In episode 5 of LevelUp, Erin O’Brien, Head of Culture at Gram Games, shares her insights on how to establish a positive company culture in the gaming industry, gives tips for maintaining culture on a daily basis, and discusses how..
This article originally appeared on VentureBeat.
Augmented reality is set to become more mainstream thanks to Apple’s ARKit and Google’s ARCore development platforms, marking the birth of a new marketing channel. And as with all shiny new objects, marketers are keen to start leveraging AR.
Today ironSource — the mobile monetization and marketing company — announced the launch of what the company says is the world’s first AR ads for games.
The ads are designed and produced entirely in-house by ironSource’s Playworks Studio, a division of the company that is dedicated to using game design to create ads that both engage the audience and convert.
ironSource is working with advertisers, producing the creative before using its platform to deliver the content at scale.
“At this point, developers aren’t able to create AR ads on our platform themselves,” Dan Greenberg, chief design officer at ironSource, told me. “From a creative perspective, the ads are created in-house with 3D assets we get from our advertiser clients. The in-house team includes both graphic designers and animators, along with programmers, game designers, and data scientists.”
Once developed, the ad is pushed out to the network. ironSource’s mobile video SDK is one of the largest in the industry, with over 80,000 integrations.
“From a delivery perspective, we are in a unique position to be the first to offer AR ads at significant scale, since we’re able to deploy them across our substantial in-app traffic through the ironSource SDK,” Greenberg said.
I’ve seen the ads in action. When the phone is held up, characters from a game appear in a style not dissimilar to Pokemon GO. The consumer throws fireballs at these characters and is prompted to install the game after playing the mini-game in AR. It certainly makes for a much more immersive ad experience.
“Successful game advertising today is not about having a designer create a banner ad, but about combining data, creativity and cutting-edge technology to create user experiences that are as engaging as the games themselves,” Greenberg said. “AR is a prime example of this, requiring a diverse set of skills for their production.”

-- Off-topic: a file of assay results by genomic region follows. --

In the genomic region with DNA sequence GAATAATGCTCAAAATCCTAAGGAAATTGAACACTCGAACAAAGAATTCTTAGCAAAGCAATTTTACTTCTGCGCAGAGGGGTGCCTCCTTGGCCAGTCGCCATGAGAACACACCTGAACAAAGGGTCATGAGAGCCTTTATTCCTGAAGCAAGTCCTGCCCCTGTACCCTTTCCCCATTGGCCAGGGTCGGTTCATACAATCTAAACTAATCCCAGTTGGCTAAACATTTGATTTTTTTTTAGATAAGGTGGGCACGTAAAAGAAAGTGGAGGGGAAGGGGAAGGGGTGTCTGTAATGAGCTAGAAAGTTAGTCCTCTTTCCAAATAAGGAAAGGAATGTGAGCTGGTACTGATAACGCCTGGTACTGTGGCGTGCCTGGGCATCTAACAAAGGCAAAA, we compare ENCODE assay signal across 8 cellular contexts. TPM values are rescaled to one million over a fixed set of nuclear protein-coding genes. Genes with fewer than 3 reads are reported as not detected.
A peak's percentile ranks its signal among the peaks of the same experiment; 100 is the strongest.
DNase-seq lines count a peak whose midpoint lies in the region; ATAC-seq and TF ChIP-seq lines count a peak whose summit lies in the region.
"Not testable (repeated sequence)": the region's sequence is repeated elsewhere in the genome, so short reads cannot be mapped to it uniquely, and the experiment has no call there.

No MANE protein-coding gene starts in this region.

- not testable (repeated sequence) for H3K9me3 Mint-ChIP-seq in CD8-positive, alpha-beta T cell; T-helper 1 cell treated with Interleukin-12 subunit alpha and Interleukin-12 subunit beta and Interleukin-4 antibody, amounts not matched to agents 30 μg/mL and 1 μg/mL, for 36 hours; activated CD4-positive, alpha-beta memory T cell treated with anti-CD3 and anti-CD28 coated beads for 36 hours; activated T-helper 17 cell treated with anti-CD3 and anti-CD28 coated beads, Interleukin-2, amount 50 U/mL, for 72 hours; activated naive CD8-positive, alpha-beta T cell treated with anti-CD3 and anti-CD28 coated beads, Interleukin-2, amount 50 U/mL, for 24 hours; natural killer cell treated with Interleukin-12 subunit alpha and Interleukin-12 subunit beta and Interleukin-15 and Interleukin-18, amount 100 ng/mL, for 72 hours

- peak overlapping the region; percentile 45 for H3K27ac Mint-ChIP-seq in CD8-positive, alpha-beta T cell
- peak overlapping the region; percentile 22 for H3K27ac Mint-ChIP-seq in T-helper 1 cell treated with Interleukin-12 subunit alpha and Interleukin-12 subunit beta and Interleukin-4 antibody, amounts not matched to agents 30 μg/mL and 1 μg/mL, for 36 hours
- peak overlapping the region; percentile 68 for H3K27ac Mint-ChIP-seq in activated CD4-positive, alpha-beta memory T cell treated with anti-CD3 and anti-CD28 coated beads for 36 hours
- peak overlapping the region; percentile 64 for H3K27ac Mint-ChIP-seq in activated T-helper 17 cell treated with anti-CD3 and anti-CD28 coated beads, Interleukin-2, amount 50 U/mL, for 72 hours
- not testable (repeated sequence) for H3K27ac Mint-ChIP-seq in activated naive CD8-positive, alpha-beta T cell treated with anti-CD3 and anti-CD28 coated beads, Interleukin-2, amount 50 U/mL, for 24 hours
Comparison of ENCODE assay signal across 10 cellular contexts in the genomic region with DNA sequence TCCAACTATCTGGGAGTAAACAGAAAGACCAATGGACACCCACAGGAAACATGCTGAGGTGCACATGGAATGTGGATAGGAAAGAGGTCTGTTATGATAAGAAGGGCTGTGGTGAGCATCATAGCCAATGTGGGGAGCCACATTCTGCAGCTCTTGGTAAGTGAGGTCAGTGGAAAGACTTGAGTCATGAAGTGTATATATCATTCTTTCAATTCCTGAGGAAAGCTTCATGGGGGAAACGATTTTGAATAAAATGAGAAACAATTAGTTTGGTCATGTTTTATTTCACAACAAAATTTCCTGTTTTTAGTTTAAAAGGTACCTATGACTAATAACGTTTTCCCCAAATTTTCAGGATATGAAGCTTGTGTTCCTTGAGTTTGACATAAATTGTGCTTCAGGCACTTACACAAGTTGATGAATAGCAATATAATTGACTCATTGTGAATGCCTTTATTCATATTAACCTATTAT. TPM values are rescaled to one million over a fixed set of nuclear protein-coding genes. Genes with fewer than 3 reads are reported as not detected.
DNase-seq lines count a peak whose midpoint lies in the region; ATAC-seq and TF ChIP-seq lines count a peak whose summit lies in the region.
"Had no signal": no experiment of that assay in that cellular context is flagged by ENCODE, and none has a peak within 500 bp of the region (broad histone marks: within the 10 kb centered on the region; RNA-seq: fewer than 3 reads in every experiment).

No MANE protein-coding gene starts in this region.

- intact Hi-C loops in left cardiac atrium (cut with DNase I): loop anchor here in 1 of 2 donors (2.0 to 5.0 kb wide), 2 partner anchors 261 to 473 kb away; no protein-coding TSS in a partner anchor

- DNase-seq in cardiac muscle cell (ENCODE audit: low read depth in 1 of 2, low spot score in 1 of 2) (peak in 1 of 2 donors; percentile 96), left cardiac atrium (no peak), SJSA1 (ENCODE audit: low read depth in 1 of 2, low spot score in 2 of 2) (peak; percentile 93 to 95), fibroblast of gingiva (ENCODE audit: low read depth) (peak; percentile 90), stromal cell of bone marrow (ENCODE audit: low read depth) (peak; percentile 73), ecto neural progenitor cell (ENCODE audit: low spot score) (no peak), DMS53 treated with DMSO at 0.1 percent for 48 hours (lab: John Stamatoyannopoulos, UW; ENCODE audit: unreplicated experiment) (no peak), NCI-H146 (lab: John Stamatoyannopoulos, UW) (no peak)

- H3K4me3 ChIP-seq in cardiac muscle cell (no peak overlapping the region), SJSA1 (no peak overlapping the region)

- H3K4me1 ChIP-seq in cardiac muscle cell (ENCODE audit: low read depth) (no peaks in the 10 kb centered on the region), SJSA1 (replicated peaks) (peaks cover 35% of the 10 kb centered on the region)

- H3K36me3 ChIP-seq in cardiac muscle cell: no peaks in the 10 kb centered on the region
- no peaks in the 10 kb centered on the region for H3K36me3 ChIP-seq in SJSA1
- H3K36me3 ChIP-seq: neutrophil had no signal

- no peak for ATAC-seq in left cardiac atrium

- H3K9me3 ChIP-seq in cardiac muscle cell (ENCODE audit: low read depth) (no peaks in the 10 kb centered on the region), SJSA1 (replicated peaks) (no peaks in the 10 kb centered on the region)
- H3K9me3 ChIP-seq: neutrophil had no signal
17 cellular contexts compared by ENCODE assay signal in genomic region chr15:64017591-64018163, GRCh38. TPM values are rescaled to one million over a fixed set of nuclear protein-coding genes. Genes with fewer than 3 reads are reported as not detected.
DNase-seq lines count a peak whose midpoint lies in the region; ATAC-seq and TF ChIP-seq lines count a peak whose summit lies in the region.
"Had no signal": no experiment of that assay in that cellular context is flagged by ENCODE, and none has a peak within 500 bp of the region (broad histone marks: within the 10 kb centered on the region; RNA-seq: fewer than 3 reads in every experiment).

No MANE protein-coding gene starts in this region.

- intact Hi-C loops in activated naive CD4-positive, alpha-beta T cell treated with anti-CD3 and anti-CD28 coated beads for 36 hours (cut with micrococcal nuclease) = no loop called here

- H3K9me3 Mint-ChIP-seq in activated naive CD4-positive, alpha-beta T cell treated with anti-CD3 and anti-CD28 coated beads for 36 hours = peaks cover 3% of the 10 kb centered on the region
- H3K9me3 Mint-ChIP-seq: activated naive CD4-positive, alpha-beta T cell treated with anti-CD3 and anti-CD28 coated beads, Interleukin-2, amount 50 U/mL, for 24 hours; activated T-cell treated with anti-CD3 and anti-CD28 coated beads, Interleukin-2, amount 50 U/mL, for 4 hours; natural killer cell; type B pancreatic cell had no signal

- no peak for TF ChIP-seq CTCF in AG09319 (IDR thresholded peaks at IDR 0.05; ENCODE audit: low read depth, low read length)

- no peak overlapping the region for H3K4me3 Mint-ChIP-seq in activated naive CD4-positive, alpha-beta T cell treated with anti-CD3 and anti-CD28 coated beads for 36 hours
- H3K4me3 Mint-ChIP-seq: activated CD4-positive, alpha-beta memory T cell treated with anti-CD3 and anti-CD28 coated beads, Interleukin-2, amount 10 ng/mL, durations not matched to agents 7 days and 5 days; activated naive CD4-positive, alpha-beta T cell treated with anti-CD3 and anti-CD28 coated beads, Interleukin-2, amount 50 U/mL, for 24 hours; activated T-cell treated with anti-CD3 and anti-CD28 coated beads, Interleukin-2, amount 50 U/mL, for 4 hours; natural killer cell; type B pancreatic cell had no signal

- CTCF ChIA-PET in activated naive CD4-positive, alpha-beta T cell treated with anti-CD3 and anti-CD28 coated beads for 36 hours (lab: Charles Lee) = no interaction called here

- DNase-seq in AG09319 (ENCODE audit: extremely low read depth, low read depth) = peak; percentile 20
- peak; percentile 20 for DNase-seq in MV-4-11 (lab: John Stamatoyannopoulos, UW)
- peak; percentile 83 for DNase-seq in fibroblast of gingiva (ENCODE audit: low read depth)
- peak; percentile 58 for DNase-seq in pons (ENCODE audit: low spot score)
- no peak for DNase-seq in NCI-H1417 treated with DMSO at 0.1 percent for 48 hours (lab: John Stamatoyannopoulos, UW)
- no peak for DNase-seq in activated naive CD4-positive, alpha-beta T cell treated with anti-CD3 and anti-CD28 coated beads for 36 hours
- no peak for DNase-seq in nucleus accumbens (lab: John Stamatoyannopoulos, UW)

Of course, if done wrong, AR ads could be a nightmare for consumers. And since AR will be mainly smartphone-driven for the next few years yet, how does Greenberg see AR advertising play out, and what sort of regulations will we need to ensure fair advertising in AR?
“I think the essential nature of AR advertising will protect it from being intrusive or disruptive the way a lot of traditional advertising has become,” Greenberg said. “Especially when looked at in the context of smartphone-driven AR, the experience is both opt-in (because users have to allow access to the camera) and non-disruptive, since users are essentially interacting with an enriched, upgraded version of their real surroundings. As opposed to taking you into a different experience from the one you’re in, an AR ad enriches the experience you’re already having.”
That opt-in is key to the future of AR ads.
“I see AR as a natural evolution of mobile advertising from passive formats to interactive, opt-in experiences,” Greenberg said. “From rewarded videos, to playables, to AR — these are all ads which are respectful of a user’s attention, provide a clear value exchange, and ultimately offer a genuinely enjoyable experience. While AR advertising has clear applications across a variety of verticals — like retail, for example — we expect game advertisers to be early-adopters of cutting-edge ad formats that take advantage of technologies like AR.”